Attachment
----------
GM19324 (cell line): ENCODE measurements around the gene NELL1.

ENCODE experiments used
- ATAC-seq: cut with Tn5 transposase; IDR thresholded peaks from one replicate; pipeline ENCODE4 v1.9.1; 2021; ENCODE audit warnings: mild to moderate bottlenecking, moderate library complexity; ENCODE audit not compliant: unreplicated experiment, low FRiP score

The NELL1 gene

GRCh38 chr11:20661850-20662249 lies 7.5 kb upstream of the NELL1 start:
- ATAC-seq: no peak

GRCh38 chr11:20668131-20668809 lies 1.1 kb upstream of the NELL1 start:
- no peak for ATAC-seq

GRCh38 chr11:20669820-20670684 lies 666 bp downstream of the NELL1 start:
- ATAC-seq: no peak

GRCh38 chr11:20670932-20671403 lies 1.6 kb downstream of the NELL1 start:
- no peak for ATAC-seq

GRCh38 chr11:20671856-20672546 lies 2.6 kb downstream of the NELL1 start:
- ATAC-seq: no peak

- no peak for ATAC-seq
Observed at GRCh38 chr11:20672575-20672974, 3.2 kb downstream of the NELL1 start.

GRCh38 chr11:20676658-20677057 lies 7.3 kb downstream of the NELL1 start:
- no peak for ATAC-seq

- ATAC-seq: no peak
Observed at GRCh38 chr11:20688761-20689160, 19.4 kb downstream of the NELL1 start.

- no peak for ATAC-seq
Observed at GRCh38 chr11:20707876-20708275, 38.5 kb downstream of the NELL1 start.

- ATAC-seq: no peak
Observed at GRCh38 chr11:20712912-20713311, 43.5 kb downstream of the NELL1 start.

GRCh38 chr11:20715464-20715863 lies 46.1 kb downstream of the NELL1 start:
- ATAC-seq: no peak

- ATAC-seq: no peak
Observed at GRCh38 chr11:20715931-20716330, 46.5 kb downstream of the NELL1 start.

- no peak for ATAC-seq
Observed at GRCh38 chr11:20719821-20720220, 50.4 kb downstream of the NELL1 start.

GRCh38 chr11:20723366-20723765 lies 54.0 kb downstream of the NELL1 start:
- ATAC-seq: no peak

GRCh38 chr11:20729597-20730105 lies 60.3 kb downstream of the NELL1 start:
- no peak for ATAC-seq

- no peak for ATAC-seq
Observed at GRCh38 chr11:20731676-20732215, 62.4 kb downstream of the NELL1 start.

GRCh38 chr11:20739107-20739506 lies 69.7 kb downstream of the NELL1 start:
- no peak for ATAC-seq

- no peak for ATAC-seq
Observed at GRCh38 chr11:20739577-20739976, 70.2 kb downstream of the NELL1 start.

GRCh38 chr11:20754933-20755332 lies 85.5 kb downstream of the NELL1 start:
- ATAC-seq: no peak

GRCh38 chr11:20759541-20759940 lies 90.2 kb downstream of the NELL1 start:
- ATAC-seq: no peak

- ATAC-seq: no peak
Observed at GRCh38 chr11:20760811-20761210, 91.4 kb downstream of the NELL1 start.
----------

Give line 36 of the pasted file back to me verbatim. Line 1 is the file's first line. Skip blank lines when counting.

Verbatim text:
Observed at GRCh38 chr11:20731676-20732215, 62.4 kb downstream of the NELL1 start.